Although she admits to the sacrifices she made while training, she feels she did not miss out on too much. She has been involved in leadership activities at Inglemoor and has been a member of the Varsity Cheer Squad, as well as a member of the National Honor Society. Last year, in recognition of her scholastic achievement and her community service, the Masonic Education Council selected her as an "Outstanding Junior Student" finalist.

   Sarah plans to attend college next year at either Western Washington University or Santa Clara University in California. "I will always skate," she explains, "and it will always be a part of my life, but I have other interests I wish to pursue, too."

   Fifteen-year-old Stacey Shumacher of Mill Creek started skating when she was seven. She was attracted to the sport because of its athleticism. "I love to jump and spin, even though it's difficult," comments Shumacher. "I also enjoy performing for people, because it's fun to get them excited about skating."

   Stacey trains at Kingsgate Ice Arena with coach Kim Ryan, whom she says has been an inspiration to her in terms of giving her support and encouragement. The Olympics are not in Stacey's goals, as she wants to be able to do other activities in her life. She is an avid soccer player, a member of Juanita High School's band, and maintains a 4.0 GPA.

   Fourteen-year-old Amanda Knoll of Woodinville started skating when she was nine. Her dream is to go professional, but she is realistic about her chances. "It would be great," says Knoll, "but it's very hard and very competitive." In the meantime, she is aiming her sights on competing in the Northwest Regional Competition in 2000 with a goal of qualifying for Coast Competitions.

   Knoll has also been skating with the Seattle Skating Club's Synchronized Team for four years at the National level. She trains daily at Kingsgate Ice Arena with coach Kim Ryan, whom she attributes to helping make her a stronger and more confident skater. Although her training schedule is hectic and rigorous, Amanda still finds time to take dance, participate in track at her school, and volunteer in the community.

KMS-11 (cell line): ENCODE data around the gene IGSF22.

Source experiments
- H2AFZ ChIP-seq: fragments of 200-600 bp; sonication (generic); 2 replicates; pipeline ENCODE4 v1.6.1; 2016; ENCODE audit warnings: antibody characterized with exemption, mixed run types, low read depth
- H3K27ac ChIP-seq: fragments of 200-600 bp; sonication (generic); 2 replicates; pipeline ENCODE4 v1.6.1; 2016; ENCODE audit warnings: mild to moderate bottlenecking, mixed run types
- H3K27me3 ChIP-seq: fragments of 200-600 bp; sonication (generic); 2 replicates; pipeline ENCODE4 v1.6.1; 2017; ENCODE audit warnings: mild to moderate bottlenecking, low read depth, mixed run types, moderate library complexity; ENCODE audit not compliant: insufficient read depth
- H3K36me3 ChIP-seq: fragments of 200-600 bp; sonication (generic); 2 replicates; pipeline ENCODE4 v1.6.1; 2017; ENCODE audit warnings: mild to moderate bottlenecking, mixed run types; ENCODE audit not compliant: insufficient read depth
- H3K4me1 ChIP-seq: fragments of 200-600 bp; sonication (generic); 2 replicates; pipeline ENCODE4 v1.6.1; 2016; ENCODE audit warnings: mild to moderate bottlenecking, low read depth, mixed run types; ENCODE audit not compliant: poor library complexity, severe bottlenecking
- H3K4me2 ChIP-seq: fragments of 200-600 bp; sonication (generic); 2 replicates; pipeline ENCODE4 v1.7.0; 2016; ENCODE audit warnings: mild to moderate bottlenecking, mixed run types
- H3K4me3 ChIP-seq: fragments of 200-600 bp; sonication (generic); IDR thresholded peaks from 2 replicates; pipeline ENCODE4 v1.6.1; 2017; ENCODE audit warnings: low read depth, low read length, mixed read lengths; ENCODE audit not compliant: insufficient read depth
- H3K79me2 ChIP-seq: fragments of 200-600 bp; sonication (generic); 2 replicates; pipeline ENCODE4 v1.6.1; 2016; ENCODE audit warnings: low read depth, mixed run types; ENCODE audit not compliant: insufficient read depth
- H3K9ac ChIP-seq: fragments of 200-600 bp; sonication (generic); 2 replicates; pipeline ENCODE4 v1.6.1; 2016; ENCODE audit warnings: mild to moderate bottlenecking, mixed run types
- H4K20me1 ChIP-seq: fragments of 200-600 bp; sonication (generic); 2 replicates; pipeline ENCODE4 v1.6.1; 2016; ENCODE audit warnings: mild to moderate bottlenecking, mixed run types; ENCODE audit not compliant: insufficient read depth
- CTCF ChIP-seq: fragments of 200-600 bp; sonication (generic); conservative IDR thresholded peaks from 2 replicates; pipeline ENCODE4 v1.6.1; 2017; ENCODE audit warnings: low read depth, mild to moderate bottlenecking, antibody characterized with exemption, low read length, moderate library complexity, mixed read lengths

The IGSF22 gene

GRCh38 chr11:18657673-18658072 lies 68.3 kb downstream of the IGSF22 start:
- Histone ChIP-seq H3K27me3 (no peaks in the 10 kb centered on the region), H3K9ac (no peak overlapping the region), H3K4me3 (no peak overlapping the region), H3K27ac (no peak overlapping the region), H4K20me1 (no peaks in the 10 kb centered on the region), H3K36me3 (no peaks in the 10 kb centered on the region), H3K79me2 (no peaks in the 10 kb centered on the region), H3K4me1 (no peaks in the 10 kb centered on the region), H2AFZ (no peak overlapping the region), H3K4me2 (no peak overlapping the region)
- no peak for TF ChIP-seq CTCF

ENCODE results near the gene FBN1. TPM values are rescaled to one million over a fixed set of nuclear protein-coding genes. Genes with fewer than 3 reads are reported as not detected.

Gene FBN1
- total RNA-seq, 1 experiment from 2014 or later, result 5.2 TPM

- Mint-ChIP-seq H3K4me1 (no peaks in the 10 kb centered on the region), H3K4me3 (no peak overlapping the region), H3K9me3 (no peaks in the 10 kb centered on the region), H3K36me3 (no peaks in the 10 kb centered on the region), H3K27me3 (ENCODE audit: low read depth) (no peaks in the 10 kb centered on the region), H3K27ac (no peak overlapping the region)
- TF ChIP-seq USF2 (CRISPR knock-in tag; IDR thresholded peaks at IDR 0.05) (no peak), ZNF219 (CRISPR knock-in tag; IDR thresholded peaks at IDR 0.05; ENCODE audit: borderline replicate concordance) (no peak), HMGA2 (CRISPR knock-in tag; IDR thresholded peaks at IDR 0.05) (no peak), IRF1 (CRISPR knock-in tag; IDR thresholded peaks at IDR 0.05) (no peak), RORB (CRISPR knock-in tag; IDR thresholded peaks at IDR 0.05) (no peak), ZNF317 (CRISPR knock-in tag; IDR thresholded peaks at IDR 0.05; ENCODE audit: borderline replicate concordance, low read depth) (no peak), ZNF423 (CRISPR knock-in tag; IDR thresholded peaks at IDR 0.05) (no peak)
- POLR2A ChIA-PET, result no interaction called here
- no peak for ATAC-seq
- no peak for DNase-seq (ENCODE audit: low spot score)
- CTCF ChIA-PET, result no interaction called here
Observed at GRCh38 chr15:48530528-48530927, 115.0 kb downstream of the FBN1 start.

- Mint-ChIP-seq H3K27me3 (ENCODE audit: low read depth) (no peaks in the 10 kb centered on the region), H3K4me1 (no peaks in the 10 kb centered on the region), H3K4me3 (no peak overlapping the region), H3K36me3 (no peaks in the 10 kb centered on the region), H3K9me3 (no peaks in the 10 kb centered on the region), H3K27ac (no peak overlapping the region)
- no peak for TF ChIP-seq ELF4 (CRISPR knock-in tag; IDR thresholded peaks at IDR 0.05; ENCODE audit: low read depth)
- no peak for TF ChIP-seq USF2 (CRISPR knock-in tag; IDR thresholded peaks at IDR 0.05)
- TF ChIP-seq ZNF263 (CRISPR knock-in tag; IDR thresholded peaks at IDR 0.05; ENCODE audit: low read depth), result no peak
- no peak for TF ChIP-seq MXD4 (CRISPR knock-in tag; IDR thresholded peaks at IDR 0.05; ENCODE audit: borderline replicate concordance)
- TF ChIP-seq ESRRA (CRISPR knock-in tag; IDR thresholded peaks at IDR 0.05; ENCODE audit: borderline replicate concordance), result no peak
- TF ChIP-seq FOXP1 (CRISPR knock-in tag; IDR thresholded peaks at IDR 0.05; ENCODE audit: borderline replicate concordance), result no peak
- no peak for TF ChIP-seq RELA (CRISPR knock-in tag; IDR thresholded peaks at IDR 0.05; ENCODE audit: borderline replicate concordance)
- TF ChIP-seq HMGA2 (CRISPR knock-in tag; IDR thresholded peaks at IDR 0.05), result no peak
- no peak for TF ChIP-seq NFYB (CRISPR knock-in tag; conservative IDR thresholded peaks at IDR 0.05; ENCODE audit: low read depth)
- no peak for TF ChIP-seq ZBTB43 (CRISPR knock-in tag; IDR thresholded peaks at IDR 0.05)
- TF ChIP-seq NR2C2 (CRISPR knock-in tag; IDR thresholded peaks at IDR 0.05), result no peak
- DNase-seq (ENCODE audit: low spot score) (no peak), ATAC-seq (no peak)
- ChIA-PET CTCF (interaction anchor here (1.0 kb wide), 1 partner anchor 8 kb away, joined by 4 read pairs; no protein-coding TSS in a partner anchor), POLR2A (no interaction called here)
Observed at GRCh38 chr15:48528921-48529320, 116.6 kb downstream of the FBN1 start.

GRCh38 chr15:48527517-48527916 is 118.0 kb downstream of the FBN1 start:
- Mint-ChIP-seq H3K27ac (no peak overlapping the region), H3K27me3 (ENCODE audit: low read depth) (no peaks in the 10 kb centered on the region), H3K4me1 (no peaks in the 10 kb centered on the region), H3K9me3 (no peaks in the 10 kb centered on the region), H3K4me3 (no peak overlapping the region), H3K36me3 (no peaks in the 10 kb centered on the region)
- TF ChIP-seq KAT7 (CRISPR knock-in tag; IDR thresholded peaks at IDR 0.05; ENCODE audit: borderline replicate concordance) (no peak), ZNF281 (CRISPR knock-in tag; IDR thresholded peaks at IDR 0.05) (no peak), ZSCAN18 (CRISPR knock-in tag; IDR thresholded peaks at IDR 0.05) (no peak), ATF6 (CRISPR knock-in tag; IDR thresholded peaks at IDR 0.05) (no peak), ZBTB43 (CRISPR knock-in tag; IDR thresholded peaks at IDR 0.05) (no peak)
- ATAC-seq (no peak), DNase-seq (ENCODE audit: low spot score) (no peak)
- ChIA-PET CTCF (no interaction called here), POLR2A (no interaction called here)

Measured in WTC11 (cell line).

Morgan Brown of Kenmore began skating at the young age of three at Sno-King Ice Arena. Her competitive skating career began at the age of five when she won every competitive event she entered for two years solid.

   "Winning is my favorite part of competing," says Morgan. "I like doing the jumps and spins because they're challenging for me. Trying to land hard jumps smoothly is difficult, but when I do, I feel so happy. My goal is to land a triple jump."

   Morgan continues to compete in USFSA competitions and is currently preparing for a very challenging year in the USFSA Juvenile Ladies division, where she will have the opportunity to qualify for USFSA Nationals. She trains at Kingsgate Ice Arena, also under the direction of elite coach Kim Ryan, as well as practices at Olympic View Ice Arena, where she has been a member of the Seattle Skating Club for five years.

   Morgan will spend time in California this year to prepare for the 2000 USFSA Pacific Northwest Regional Competition. "I would love to compete in the Olympics someday, but I know I need to work hard and improve my skills," says Morgan.

   Although she is very devoted to skating, Morgan also has other interests in her life, which include chess, soccer (she plays select soccer), ballet, and art. Her favorite pastime is spending quality time with her cats, while engaged in innovative art projects.